Aluminum-gallium gets hydrogen out of seawater

A new powder identified by UCSC researchers can be dumped into seawater to rapidly release 90% of its theoretical maximum of hydrogen.

A new powder identified by UCSC researchers can be dumped into seawater to rapidly release 90% of its theoretical maximum of hydrogen.

“We don’t need any energy input, and it bubbles hydrogen fast. I’ve never seen anything like it,” said UCSC Professor Scott Oliver. He described a new aluminium-gallium nanoparticle powder that generates H2 when placed in water – even seawater.

Aluminium rapidly oxidises in water, stripping the O out of H2O and releasing hydrogen as a byproduct. This is a short-lived reaction. In most cases, the metal quickly attains a microscopical coating of aluminium oxide that seals it off.

Chemistry researchers at UC Santa Cruz say they’ve found a cost-effective way to keep the ball rolling. Gallium is known to remove the aluminium oxide coating and keep the aluminium in contact with water to continue the reaction. Previous research had found that aluminium-heavy combinations had a limited effect.

So when chemistry/biochemistry Professor Bakthan Singaram found out that student Isai Lopez was playing with aluminium/gallium hydrogen production in his home kitchen, there seemed to be nothing particularly special about the idea.

“He wasn’t doing it scientifically, so I set him up with a graduate student to do a systematic study,” Singaram said. “I thought it would make a good senior thesis for him to measure the hydrogen output from different ratios of gallium and aluminium.”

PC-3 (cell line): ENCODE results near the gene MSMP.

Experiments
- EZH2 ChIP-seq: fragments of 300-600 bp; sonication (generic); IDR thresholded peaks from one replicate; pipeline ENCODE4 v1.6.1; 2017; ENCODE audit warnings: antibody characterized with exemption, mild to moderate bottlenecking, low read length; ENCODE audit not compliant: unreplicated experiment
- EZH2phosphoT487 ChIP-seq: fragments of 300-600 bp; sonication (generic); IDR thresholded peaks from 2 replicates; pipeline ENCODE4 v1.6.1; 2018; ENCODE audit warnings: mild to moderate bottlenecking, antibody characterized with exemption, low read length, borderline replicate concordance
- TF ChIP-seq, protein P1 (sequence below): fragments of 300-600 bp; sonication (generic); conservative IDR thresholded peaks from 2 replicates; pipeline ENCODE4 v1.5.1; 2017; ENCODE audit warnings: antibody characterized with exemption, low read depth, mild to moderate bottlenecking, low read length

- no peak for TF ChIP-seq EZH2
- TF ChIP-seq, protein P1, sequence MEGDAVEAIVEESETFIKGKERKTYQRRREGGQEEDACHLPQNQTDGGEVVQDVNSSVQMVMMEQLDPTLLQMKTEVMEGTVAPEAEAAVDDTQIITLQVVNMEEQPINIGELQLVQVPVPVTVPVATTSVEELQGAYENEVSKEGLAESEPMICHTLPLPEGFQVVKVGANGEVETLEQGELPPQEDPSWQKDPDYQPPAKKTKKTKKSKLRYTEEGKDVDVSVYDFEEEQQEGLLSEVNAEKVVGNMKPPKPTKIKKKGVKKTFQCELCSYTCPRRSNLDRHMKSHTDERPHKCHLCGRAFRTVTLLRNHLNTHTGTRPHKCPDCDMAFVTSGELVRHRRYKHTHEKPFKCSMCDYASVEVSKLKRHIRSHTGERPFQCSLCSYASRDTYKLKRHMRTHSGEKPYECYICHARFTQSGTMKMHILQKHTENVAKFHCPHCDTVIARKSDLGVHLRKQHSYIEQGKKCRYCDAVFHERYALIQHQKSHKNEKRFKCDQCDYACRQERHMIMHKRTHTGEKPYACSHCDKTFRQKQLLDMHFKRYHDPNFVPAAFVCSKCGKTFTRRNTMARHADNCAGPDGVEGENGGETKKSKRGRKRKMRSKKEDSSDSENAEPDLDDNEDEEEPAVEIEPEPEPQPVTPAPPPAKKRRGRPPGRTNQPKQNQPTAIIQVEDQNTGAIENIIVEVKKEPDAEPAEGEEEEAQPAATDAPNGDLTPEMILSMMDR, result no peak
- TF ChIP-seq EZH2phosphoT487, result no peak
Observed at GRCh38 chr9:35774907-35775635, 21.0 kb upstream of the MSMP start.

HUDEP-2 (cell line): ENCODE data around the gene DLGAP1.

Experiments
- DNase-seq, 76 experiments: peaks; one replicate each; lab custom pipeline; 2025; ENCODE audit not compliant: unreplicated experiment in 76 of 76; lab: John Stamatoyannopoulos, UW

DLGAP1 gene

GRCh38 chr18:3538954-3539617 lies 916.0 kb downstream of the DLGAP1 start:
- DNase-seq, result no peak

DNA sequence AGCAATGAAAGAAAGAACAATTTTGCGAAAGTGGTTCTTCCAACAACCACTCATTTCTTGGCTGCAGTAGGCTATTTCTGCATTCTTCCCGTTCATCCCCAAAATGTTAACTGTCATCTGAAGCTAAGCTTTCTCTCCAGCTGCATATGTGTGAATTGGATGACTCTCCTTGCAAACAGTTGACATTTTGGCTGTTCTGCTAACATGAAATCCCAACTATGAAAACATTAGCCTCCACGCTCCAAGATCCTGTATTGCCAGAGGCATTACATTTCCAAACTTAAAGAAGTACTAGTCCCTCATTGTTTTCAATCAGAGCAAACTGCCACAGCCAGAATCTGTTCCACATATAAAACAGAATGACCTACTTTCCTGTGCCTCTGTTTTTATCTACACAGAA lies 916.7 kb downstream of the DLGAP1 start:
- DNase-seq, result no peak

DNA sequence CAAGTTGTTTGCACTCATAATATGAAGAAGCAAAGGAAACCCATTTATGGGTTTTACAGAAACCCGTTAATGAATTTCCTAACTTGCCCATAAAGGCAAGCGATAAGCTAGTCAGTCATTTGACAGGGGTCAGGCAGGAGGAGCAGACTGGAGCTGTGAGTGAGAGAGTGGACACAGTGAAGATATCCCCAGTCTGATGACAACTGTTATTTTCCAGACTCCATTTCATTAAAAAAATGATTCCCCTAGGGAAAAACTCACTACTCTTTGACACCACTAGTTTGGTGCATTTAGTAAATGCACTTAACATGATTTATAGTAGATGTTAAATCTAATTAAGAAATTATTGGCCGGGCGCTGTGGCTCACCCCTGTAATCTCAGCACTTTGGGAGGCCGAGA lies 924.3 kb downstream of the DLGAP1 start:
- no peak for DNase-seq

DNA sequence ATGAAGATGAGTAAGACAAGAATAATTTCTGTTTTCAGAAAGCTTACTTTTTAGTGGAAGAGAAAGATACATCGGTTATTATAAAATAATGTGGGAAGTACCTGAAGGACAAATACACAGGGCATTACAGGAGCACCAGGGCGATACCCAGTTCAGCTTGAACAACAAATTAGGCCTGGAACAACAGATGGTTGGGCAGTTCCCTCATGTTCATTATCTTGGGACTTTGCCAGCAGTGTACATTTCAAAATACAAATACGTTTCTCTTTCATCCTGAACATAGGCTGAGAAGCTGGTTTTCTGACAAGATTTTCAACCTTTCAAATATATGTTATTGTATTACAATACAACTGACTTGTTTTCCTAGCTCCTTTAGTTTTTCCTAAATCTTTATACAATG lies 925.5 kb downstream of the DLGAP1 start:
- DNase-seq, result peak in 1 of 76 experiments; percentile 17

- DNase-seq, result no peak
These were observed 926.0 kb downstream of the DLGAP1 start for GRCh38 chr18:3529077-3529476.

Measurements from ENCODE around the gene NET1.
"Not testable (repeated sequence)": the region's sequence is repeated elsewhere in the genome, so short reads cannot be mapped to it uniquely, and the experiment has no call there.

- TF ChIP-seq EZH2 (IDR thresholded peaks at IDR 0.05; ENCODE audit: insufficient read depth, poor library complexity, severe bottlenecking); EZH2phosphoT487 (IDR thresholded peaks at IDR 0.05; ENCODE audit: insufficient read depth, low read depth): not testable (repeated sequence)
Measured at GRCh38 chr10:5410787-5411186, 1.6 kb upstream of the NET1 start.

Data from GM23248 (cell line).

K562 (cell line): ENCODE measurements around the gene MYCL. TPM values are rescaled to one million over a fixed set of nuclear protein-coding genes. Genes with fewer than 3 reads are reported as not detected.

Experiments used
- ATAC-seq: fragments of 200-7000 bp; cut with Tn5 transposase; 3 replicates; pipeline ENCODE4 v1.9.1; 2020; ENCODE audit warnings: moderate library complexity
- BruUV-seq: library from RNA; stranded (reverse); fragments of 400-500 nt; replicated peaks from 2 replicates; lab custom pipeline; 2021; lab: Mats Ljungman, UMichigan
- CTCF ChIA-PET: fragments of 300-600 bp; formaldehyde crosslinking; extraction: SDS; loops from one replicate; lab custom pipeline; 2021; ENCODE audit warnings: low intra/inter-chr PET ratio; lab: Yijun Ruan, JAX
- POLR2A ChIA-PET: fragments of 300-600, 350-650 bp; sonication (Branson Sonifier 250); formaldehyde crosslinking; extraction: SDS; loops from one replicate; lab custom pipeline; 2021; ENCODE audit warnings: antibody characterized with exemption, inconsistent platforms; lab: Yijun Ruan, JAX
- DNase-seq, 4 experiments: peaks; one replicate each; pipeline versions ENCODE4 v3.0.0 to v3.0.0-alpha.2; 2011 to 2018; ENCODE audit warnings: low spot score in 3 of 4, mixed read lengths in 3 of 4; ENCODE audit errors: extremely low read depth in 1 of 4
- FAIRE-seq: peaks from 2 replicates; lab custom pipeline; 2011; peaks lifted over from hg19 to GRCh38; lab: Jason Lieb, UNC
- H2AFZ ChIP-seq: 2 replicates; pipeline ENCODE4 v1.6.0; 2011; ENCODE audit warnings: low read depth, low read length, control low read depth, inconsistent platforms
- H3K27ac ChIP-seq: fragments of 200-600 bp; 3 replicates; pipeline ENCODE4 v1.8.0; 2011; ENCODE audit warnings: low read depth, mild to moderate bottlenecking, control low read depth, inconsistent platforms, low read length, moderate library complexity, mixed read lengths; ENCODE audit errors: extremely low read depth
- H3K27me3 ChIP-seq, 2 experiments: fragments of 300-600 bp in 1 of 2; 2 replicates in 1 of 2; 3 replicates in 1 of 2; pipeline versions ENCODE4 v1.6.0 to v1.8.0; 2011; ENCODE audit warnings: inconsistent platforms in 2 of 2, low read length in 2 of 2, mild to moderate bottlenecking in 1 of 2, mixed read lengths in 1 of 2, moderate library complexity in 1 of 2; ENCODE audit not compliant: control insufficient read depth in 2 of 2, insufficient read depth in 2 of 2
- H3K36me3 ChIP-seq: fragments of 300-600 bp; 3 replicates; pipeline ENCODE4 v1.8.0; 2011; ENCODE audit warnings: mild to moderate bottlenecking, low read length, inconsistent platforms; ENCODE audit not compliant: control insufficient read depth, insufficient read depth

Moving beyond fun to scientific study of seawater

When Lopez decided to extend the experiment to test gallium-heavy mixtures, things got a little weird. Hydrogen production went through the roof, and the team started figuring out why these mixtures behaved so fundamentally differently.

After electron microscopy and X-ray diffraction studies, they realised that the most effective mix, three parts gallium to one part aluminium, was indeed doing something the lower ratios weren’t. Not only was the gallium dissolving the aluminium oxide. It was also causing the aluminium to separate into nanoparticles and keeping them separate.

“The gallium separates the nanoparticles and keeps them from aggregating into larger particles,” Singaram said. “People have struggled to make aluminium nanoparticles, and here we produce them under normal atmospheric pressure and room temperature conditions.”

With the aluminium so finely separated, its surface area is maximised. The reaction with water was spectacularly efficient. It pulled out 90% of the theoretical maximum amount of hydrogen possible for a given amount of aluminium. In a study published in ACS Nano Materials, the researchers report that a single gram of their gallium-aluminium alloy will rapidly liberate 130 ml of hydrogen when placed in water.

Seawater can work well for this experiment

Remarkably, the water source doesn’t need to be clean, either.